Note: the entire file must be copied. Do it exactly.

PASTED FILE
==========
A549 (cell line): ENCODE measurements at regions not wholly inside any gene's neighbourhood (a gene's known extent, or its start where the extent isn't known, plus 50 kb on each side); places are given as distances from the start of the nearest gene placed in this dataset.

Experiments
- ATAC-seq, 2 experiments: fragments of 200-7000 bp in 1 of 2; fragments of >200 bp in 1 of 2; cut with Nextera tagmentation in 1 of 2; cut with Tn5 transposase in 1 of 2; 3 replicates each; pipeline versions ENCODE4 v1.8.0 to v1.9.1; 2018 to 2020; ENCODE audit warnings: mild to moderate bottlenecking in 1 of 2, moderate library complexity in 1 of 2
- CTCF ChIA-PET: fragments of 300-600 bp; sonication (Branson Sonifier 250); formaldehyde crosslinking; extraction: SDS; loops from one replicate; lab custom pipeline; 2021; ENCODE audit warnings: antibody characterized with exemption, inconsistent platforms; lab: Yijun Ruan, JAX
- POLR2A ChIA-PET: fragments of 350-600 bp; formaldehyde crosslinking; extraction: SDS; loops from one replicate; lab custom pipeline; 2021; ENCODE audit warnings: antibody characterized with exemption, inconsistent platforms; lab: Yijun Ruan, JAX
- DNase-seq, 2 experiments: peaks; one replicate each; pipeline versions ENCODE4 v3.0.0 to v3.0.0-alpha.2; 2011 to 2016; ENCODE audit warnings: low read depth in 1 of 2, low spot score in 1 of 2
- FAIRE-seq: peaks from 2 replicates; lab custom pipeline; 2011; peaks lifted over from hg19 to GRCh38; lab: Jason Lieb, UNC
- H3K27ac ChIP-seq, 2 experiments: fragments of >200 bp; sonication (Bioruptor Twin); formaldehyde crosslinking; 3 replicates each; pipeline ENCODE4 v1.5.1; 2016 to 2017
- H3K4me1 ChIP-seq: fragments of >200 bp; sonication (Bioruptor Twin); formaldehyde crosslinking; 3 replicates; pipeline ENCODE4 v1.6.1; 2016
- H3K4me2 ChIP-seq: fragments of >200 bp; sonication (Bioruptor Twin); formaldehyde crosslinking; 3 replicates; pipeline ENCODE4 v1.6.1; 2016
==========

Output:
A549 (cell line): ENCODE measurements at regions not wholly inside any gene's neighbourhood (a gene's known extent, or its start where the extent isn't known, plus 50 kb on each side); places are given as distances from the start of the nearest gene placed in this dataset.

Experiments
- ATAC-seq, 2 experiments: fragments of 200-7000 bp in 1 of 2; fragments of >200 bp in 1 of 2; cut with Nextera tagmentation in 1 of 2; cut with Tn5 transposase in 1 of 2; 3 replicates each; pipeline versions ENCODE4 v1.8.0 to v1.9.1; 2018 to 2020; ENCODE audit warnings: mild to moderate bottlenecking in 1 of 2, moderate library complexity in 1 of 2
- CTCF ChIA-PET: fragments of 300-600 bp; sonication (Branson Sonifier 250); formaldehyde crosslinking; extraction: SDS; loops from one replicate; lab custom pipeline; 2021; ENCODE audit warnings: antibody characterized with exemption, inconsistent platforms; lab: Yijun Ruan, JAX
- POLR2A ChIA-PET: fragments of 350-600 bp; formaldehyde crosslinking; extraction: SDS; loops from one replicate; lab custom pipeline; 2021; ENCODE audit warnings: antibody characterized with exemption, inconsistent platforms; lab: Yijun Ruan, JAX
- DNase-seq, 2 experiments: peaks; one replicate each; pipeline versions ENCODE4 v3.0.0 to v3.0.0-alpha.2; 2011 to 2016; ENCODE audit warnings: low read depth in 1 of 2, low spot score in 1 of 2
- FAIRE-seq: peaks from 2 replicates; lab custom pipeline; 2011; peaks lifted over from hg19 to GRCh38; lab: Jason Lieb, UNC
- H3K27ac ChIP-seq, 2 experiments: fragments of >200 bp; sonication (Bioruptor Twin); formaldehyde crosslinking; 3 replicates each; pipeline ENCODE4 v1.5.1; 2016 to 2017
- H3K4me1 ChIP-seq: fragments of >200 bp; sonication (Bioruptor Twin); formaldehyde crosslinking; 3 replicates; pipeline ENCODE4 v1.6.1; 2016
- H3K4me2 ChIP-seq: fragments of >200 bp; sonication (Bioruptor Twin); formaldehyde crosslinking; 3 replicates; pipeline ENCODE4 v1.6.1; 2016